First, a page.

HIV and Other Blood-borne Pathogens in Children’s Ministry

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What do you and your church need to know to support families affected by HIV and other blood-borne pathogens?

When Pastor Scott Allen’s wife was diagnosed with AIDS in 1985 as the result of a blood transfusion, they turned to their church. Scott was not HIV+, but both of their sons’ blood tests confirmed AIDS for them as well, one a newborn and the other a toddler. The church’s response to the news was immediate: he was asked to resign on the spot and fired when he did not.

His father, Jimmy Allen, wrote the book Burden of a Secret about their family’s experiences through that time, which included the death of Scott’s wife and two sons and the varied responses of fellow believers. My heart broke a little more with each page, not just because Jimmy is a former president of the Southern Baptist denomination to which I belong but mostly because one of my children is HIV+. Thankfully, education about and treatment for HIV/AIDS has come a long way since 1985. But even today churches still say no to families like Scott’s and mine.

Our church barely flinched upon hearing the news. They have loved us well. When other parents have expressed concerns, our children’s ministry leaders have responded with education. But I know other families who haven’t had that experience. They have instead been treated as the early church treated modern day lepers. (Nevermind that Jesus reached out to and even touched the lepers then, just as he loves those we marginalize today.)

So what do you and your church need to know to say yes well to families affected by HIV and other blood-borne pathogens?

  1. Realize that you don’t know if any child has HIV or not. Legally, families like mine are only required to disclose about blood-borne pathogens to medical professionals. We didn’t have any legal, moral, or medical obligation to tell our church anything about HIV.
  2. Use universal precautions as part of your first aid policy. This is a fancy way of saying you should treat all people as if they could have HIV or some other disease. When dealing with blood or other bodily fluids, gloves should be worn. Hands should be washed. Surfaces should be cleaned. First aid supplies, including gloves, should be easily accessible in every classroom. In simple terms, we teach our kids, “If it’s wet and not yours, don’t touch it.”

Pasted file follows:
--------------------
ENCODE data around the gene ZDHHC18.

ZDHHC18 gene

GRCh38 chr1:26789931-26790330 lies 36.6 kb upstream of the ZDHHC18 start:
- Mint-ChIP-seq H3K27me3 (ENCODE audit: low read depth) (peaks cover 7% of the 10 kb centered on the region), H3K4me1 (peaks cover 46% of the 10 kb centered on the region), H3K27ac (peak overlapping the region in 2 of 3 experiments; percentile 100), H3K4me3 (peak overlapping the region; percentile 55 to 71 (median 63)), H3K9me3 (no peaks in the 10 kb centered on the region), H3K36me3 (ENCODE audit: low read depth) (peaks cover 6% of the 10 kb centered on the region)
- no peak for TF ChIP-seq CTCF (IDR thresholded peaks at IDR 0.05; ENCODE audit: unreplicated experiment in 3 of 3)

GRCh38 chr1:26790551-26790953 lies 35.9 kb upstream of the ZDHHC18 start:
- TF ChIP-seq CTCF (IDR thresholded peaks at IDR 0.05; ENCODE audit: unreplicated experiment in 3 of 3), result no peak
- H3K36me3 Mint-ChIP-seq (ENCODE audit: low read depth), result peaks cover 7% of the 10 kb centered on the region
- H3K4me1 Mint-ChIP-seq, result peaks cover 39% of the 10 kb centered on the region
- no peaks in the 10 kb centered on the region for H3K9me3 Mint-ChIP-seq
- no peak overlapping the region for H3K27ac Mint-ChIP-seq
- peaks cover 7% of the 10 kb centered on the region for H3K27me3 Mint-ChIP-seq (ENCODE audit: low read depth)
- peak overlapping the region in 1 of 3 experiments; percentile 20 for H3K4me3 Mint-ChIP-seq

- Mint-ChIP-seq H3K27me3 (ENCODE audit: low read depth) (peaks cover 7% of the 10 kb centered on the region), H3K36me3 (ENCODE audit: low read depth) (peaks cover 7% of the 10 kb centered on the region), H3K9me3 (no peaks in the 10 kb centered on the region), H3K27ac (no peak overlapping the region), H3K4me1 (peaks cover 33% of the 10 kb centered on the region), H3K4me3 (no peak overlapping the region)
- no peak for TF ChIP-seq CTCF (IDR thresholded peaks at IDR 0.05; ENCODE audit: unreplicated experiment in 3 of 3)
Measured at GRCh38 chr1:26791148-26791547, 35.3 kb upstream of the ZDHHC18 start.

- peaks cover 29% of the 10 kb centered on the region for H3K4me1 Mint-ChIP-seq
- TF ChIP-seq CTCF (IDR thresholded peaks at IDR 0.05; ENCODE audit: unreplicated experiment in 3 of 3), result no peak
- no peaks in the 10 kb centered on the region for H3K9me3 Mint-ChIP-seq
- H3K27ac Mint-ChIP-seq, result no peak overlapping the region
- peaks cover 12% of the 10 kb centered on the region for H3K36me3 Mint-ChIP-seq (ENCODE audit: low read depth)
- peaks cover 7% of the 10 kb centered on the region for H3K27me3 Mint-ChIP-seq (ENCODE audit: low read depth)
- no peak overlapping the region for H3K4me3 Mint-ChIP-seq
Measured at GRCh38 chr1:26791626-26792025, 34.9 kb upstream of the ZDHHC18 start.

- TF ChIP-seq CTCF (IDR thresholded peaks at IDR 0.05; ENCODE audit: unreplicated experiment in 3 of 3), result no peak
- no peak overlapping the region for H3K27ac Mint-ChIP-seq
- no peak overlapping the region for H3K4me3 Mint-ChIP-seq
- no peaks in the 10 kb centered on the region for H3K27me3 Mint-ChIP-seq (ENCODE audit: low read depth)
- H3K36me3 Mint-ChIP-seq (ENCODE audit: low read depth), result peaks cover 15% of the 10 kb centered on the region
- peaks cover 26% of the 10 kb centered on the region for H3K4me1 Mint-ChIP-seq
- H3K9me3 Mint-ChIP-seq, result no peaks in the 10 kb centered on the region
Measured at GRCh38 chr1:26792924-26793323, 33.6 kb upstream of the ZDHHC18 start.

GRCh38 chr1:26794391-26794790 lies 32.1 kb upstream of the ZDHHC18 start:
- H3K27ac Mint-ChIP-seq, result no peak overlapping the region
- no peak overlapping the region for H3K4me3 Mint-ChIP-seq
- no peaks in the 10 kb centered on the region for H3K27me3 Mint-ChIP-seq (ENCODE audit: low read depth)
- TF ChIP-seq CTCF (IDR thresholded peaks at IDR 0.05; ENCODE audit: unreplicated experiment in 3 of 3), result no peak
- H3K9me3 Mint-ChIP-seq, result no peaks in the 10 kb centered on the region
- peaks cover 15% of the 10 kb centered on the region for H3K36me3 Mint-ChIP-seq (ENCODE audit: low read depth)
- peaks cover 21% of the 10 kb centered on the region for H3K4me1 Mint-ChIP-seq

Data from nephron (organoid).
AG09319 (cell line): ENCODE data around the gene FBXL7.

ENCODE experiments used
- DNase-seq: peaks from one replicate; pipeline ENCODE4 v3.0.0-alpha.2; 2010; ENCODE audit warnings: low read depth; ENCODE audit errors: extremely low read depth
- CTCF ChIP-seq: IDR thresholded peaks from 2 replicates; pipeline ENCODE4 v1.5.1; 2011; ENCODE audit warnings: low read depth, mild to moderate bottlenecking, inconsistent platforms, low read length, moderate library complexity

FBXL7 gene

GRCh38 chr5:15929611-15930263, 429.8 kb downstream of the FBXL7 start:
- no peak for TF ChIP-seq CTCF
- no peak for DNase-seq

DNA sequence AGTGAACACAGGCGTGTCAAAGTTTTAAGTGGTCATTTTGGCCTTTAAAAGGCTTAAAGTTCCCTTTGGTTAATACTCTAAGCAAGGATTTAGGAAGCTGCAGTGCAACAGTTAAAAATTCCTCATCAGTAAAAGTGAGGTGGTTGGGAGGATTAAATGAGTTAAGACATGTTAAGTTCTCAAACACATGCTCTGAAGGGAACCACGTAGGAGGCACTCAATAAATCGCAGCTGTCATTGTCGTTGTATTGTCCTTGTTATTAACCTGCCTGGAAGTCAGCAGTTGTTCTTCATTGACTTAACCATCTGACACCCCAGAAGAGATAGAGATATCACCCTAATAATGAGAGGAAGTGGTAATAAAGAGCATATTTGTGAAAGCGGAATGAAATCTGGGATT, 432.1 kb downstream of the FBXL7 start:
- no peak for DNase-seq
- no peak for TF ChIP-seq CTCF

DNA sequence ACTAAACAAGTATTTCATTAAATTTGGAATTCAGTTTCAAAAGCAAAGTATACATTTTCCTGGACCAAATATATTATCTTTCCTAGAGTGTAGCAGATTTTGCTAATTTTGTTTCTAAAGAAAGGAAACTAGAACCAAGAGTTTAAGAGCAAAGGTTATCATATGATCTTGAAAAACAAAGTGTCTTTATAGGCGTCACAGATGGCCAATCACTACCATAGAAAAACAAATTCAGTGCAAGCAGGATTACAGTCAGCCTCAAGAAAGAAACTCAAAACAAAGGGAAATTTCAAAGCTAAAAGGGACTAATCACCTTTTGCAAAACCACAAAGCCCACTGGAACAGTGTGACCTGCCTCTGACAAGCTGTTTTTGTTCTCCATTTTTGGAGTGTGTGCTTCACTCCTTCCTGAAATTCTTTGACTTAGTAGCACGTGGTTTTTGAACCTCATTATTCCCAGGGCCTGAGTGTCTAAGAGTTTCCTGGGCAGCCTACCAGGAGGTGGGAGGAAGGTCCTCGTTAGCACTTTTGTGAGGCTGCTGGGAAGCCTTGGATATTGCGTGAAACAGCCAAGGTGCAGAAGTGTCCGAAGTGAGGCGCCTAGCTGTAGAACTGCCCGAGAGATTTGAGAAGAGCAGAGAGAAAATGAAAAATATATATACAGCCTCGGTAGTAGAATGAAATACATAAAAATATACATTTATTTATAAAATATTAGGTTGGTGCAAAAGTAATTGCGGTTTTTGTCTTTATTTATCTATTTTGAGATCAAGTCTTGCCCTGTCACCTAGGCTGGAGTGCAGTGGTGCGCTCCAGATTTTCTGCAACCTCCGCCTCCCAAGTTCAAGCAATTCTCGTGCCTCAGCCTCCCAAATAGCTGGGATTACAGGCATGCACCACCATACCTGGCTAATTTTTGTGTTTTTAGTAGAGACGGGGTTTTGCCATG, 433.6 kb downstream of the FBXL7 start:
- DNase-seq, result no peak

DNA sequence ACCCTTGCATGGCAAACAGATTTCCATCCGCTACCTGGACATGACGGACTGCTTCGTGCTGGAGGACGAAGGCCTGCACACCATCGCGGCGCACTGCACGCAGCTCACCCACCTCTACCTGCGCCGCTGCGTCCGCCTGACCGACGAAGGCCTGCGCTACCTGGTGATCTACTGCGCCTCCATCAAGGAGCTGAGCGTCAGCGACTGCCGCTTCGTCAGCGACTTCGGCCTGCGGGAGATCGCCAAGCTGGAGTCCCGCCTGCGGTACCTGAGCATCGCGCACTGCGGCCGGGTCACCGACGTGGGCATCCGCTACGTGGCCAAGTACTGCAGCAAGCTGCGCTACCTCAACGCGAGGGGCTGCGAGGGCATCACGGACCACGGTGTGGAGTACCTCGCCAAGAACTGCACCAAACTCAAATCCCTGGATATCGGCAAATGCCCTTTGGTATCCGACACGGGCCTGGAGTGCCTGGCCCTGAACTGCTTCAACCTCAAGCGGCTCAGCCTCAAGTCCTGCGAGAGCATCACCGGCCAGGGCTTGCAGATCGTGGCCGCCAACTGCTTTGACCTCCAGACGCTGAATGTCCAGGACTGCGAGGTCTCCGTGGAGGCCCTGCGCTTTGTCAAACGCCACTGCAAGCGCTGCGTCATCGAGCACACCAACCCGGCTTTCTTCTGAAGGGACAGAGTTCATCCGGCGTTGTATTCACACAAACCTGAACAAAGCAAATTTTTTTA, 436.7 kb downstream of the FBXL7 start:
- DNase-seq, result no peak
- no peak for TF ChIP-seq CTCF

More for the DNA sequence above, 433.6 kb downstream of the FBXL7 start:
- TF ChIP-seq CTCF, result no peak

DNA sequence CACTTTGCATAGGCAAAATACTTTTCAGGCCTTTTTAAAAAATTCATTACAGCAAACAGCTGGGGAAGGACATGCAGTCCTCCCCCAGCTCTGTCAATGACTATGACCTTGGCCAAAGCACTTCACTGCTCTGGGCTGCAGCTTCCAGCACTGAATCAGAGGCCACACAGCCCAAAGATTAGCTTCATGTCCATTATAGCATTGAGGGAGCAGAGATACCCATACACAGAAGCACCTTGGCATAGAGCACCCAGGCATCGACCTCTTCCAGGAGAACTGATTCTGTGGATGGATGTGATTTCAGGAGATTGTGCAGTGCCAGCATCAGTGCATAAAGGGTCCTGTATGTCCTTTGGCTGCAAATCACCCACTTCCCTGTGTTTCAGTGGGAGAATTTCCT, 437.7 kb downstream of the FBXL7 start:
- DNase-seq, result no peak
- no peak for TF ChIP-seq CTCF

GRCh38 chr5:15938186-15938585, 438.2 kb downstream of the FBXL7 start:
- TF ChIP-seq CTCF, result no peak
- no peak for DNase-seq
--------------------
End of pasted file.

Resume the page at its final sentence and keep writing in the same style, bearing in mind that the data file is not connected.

3. Remember that confidentiality matters. Families need to be able to trust their church leaders. That should be enough of a reason, but I’ll take it a step further: it’s the law. Every state’s statutes are different, but in NC where I live, HIV status is legally protected. In other words, disclosing another person’s HIV status can result in criminal charges.
  4. Be prepared for questions from other parents. When we shared online about our child’s status, we said we hoped to be able to answer questions and educate others so we could take the hits and protect our child from them. Our children’s pastor stopped us in the hall the following Sunday to tell us that he wanted to talk to us a little more about HIV. We said yes, but we must have looked apprehensive. He immediately explained, “You said you hope to take the hits for your child, and we want to learn so that we can take the hits for you when we can.” Those words communicated a depth of love.
  5. Know that medical science has come a long way. No other child is at risk by being at church with my family. Last I checked, no children’s ministries are playing blood transfusion or organ transplant games. So while HIV sounds scary, especially to those of us who were alive in the 80s and 90s, we now know how it is transmitted (blood transfusions, shared needles, and mother-to-child transmission during pregnancy, birth, or breastfeeding) and how it isn’t (anything else, like sharing food or toilet seats or playground equipment or childhood accidents).

Simply put, your policies should be the same whether or not you have any known blood-borne pathogens present among the children you see on Sunday mornings. My child’s HIV doesn’t put any other kids at risk, but other viruses and diseases can be transmitted much more easily. So what should you do if there’s a child with HIV in your church? The same thing you should do otherwise: use best practices for first aid and show love to the child and parents.  

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